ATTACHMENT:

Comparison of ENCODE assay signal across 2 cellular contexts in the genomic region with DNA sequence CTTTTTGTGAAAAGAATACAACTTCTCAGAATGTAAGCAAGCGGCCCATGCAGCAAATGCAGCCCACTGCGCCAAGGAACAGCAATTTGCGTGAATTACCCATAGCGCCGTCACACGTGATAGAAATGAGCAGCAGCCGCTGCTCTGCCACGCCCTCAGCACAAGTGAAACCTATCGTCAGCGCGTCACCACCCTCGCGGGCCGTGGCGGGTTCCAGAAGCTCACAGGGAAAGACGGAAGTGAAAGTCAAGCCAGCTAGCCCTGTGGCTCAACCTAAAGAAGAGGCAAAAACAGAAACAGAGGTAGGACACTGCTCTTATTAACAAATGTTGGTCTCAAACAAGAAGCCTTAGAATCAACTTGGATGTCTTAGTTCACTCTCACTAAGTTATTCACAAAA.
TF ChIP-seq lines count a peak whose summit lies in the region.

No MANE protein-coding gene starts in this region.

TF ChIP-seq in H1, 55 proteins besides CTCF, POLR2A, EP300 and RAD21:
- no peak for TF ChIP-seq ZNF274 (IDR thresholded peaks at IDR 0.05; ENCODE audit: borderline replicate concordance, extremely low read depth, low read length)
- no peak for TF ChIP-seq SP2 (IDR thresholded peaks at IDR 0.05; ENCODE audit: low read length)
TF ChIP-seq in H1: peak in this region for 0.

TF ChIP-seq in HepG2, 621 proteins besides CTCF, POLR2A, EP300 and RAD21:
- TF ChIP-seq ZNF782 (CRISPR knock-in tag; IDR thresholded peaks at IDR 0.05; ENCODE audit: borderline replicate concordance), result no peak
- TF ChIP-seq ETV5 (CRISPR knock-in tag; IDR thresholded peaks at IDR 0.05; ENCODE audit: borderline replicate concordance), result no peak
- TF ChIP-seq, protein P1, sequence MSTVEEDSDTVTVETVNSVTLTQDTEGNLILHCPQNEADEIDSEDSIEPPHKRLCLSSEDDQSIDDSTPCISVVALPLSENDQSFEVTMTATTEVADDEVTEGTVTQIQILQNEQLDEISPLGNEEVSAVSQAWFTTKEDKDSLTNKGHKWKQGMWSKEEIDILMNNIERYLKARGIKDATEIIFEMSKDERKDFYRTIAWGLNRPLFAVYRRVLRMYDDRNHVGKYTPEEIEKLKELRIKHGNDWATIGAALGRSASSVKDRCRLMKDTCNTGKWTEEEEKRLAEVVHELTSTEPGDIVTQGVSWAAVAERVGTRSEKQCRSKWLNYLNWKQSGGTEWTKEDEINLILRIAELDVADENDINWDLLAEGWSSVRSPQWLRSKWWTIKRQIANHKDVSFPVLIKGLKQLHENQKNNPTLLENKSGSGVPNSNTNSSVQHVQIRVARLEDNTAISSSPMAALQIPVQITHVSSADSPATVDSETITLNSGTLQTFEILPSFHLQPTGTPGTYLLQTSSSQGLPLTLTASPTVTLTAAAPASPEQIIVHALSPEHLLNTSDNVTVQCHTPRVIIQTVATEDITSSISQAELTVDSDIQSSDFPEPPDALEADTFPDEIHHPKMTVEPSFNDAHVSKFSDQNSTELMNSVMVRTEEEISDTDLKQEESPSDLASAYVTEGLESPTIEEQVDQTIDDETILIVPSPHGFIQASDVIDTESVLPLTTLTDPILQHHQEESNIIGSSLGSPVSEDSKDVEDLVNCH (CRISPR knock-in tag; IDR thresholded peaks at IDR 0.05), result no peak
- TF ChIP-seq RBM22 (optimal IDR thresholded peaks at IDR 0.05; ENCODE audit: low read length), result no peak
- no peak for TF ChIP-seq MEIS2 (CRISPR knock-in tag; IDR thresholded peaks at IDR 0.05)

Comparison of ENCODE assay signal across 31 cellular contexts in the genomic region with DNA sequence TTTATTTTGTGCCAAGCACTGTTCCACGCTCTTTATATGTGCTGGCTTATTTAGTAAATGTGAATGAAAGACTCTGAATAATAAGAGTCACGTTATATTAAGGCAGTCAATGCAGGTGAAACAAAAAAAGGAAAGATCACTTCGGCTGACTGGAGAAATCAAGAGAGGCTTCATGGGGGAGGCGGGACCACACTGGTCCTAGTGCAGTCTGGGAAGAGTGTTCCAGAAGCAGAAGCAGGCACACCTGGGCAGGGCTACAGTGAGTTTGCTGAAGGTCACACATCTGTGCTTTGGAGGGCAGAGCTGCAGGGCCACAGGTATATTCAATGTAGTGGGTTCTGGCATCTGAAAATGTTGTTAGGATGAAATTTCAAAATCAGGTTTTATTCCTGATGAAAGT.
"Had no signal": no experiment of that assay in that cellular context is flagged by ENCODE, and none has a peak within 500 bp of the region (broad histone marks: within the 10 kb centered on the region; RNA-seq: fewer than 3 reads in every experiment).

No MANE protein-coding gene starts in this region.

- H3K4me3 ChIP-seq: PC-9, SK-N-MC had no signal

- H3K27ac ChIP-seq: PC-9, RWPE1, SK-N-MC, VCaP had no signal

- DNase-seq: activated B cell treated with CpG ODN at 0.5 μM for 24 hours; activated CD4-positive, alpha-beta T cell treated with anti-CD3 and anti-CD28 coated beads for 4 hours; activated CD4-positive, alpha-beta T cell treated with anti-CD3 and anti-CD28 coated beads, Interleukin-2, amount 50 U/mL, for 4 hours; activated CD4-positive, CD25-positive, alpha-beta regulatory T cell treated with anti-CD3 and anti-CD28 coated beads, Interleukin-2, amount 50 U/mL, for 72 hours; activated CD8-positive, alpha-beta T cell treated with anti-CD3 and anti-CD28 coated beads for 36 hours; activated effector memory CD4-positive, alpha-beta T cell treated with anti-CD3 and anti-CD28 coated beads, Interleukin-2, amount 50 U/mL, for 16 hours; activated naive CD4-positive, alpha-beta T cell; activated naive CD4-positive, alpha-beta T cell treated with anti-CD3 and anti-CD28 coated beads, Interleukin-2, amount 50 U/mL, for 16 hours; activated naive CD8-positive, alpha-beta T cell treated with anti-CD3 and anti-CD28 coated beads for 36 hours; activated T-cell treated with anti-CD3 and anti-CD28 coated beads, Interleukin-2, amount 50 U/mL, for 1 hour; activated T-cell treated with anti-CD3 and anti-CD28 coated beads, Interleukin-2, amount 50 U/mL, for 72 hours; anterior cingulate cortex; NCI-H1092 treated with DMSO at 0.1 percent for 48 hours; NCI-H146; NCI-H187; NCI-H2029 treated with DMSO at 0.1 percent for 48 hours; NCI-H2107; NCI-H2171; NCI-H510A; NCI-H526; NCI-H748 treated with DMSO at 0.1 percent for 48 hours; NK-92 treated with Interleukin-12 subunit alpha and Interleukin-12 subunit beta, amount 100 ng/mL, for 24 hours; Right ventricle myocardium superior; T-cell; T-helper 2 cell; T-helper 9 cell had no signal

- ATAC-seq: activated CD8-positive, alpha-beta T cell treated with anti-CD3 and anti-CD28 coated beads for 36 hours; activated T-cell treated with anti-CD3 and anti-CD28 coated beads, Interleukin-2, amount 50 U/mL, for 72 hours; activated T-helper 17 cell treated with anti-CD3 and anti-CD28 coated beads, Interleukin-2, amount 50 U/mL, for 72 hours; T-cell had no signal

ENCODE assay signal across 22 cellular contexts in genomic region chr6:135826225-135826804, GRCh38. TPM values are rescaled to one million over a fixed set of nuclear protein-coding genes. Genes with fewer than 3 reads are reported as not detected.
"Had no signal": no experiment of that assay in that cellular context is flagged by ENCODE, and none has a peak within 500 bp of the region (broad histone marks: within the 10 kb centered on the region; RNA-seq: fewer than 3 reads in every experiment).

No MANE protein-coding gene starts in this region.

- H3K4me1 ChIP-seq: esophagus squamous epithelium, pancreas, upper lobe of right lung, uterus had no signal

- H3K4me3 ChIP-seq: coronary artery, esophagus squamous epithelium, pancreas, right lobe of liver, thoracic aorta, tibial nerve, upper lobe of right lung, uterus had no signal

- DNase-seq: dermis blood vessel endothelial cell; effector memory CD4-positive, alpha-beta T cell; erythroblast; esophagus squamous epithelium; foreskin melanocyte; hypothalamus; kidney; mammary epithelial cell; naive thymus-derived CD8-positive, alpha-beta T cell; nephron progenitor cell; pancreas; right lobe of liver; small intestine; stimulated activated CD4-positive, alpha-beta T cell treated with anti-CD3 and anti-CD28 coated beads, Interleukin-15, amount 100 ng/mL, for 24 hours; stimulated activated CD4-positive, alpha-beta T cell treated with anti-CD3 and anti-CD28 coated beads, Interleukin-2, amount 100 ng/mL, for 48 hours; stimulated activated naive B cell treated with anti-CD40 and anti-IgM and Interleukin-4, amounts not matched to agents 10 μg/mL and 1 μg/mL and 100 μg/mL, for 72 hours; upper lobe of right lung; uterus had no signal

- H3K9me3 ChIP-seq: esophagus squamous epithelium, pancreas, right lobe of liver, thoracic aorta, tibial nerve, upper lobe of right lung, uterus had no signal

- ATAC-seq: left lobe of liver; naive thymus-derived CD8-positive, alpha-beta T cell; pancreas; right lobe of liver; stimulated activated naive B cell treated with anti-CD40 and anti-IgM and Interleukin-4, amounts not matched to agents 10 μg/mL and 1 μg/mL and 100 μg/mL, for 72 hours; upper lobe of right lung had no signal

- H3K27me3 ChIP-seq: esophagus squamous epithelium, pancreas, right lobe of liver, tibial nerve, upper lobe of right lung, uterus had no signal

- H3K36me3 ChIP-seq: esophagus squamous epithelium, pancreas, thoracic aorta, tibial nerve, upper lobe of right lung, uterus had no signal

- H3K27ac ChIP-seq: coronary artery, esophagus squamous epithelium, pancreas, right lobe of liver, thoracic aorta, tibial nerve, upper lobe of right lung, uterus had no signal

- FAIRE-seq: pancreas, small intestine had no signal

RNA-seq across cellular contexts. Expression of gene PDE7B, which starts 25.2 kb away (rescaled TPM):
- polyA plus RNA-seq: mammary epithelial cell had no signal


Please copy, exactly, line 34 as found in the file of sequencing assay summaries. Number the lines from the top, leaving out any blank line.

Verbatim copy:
- polyA plus RNA-seq: mammary epithelial cell had no signal